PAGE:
Self-service kiosks are used widely than we thought few years back. In this article I want to take you through the current accessibility state of the self-service kiosks. The benefits, accessibility problems and the currently available standards in this innovative area of business.
Except for the bank ATMs in India there are no much efforts in making accessibility for the self-service kiosks though the usage has been drastically increased. Though I was observing these machines for few years, no thought has popped-up in my mind until my recent travel.
Last month I have to travel from India to United States, California. This is a two week trip for attending the 33rd CSUN Assistive Technology Conference and a week at our San Francisco office. In this trip I have experienced good number of self-service kiosks. Undoubtedly these self-service kiosks have lot of benefits. However their usage is extremely difficult in many cases impossible due to the accessibility barriers.
Let me give some examples where I have tough time using self-service kiosks so far in my day-to-day life.
- In the mobile operator service stores, as we walk-in one need to take a token for getting on the queue for customer care executive. These machines are self-service. They do not have a voice out-put to aid customers with blindness. I doubt if a low vision person can use it comfortably during the day light.
- Bar code scanners in movie theatres, self-check-in kiosks at the airports. Extremely difficult to point the barcode to get the scan either a m ticket or the physical boarding pass.
- ATMs in India are made accessible to certain extent. I often observe physical barriers for a wheel-chair user to get on to the ATM but these are well advocated in the banking industry in India. XRCVC have developed this website Talking ATM, that helps the users to locate the nearest talking ATM. This reminds me the need of letting the users know that the machines have accessibility features exist and a manual to help them use it.
- In the railway stations to get a platform ticket. Self-service kiosks are also installed for the passengers to find the train running information.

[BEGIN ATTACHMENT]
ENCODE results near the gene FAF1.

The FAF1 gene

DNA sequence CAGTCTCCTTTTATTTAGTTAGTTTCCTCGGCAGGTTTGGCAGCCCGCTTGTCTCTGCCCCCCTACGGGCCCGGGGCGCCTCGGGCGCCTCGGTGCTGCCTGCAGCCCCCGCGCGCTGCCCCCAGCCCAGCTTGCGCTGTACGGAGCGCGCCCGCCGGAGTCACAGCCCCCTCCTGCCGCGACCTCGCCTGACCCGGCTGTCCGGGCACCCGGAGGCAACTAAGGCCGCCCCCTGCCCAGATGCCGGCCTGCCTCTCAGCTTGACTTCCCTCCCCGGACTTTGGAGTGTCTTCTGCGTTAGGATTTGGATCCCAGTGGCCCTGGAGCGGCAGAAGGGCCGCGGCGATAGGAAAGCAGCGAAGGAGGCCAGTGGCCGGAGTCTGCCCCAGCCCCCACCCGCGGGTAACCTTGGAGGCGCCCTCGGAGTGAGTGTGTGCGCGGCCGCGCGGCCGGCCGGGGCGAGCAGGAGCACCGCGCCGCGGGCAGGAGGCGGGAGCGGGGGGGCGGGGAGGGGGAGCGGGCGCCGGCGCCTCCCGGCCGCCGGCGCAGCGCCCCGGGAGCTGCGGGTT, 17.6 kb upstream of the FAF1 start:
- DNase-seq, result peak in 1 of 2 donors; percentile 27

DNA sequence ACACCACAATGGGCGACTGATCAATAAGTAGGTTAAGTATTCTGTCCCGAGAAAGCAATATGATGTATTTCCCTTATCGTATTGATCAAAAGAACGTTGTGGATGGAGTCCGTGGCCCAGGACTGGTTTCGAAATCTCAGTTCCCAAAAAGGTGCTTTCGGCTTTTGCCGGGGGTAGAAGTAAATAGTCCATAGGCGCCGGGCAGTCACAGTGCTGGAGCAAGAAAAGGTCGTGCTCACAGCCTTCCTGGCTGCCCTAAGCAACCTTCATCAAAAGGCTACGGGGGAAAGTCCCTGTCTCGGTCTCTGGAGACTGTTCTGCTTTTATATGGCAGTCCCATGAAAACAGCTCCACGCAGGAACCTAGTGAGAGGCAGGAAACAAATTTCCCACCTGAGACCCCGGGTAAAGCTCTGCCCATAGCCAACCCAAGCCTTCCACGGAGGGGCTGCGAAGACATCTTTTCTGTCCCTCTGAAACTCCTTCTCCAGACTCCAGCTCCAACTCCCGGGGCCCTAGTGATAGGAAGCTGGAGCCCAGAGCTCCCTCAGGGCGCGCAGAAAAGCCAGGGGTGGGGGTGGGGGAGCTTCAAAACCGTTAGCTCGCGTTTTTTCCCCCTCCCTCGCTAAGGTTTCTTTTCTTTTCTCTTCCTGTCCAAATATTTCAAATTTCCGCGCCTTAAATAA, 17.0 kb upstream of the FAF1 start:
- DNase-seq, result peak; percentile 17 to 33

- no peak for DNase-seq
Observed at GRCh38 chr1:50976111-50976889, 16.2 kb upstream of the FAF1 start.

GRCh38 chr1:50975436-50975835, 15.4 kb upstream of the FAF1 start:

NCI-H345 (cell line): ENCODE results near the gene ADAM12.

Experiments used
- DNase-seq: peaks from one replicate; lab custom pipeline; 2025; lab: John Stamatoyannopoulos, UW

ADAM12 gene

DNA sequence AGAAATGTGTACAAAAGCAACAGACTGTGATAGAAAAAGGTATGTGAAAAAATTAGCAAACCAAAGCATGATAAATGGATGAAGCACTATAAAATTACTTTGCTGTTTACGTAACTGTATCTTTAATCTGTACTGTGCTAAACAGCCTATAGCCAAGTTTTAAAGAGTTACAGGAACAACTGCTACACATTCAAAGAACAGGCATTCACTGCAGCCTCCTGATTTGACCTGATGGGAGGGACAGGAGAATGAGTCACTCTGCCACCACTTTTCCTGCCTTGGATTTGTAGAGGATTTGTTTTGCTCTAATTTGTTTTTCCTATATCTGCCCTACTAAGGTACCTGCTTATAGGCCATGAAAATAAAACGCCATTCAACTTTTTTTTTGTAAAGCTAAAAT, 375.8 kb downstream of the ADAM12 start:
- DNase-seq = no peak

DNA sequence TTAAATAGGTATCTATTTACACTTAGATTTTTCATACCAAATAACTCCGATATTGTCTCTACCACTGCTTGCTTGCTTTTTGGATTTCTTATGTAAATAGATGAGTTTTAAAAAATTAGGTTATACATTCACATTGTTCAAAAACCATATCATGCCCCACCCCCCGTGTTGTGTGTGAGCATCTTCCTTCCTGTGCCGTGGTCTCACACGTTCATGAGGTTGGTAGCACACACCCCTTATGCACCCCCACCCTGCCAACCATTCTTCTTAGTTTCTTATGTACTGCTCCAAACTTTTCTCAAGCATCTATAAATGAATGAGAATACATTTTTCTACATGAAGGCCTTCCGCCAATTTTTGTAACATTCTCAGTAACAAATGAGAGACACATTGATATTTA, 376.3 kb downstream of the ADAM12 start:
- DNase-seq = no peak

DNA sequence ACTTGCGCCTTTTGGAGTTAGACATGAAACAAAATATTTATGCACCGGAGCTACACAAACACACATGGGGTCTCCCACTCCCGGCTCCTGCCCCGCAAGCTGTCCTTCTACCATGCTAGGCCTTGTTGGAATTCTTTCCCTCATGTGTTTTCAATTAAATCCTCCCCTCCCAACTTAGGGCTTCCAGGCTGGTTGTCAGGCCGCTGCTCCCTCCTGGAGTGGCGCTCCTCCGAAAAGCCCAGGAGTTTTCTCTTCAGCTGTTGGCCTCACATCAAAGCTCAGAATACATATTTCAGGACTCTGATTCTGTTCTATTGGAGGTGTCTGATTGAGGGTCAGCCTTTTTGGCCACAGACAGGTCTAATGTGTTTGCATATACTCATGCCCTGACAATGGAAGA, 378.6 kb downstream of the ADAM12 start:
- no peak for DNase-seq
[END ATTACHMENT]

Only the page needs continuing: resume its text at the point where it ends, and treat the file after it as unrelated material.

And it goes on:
- Coffee vending machines anywhere and everywhere.
- I have not come across in India but retail stores such as Dominos have introduced self-service kiosks to help their customers conveniently book the pizza.
And the list goes on.
Benefits of self-service kiosks
Though I am talking only about my barriers, these self-service kiosks are extremely helpful in many cases. Of course that’s the reason the use of them has increased.
- People with speech and hearing difficulty can easily utilize the self-service kiosks.
- People who finds difficult to pronounce certain products can select from the catalog without much difficulty.
- Self-service kiosks can display options in multiple languages which will be difficult for a human to handle.
- The process will be accurate, fast and easy.
Accessibility barriers with self-service kiosks
While undoubtedly many problems can be solved with the self-service kiosks, significant barriers are imposed on users with disabilities with these new technologies.
- Not having audio out-put denying users with blindness operate them.
- Not having braille or embossed on physical buttons for users with blindness to provide input to the machines.
- Not providing enough space for wheel-chair users to access the machine sitting in their wheel chair.
- Reasonable height for every one including the wheel-chair users to access all the features of the machine.
- Not having enough contrast of the text from background or font-resize options making it difficult to low vision and age old users.
- Difficulties for users with blindness using the passport reader or card reader features of the machines.
- Not having enough guidance or instructions for users with cognitive difficulties to perform the functions on the machine.
The list might be more. I might not be aware of many of the problems in real time.
The standards for self-service kiosks
The US Department Of Transportation (DOT) in the Air Carrier Accessibility Act (ACAA) proposed some standards for the self-service kiosks (PDF). The WCAG 2.0 standards can also be applied for the self-service kiosks as these standards are not technology specific and widely talks about the digital content.
Other than these two, there are no specific accessibility standards in the space of self-service kiosks.
All the links below navigate to external websites.
- Accessible self-service kiosks can help innovate business
- Considerations for accessible self-service kiosks
- How to make self-service kiosks accessible
- Making self-service kiosks accessible (PDF)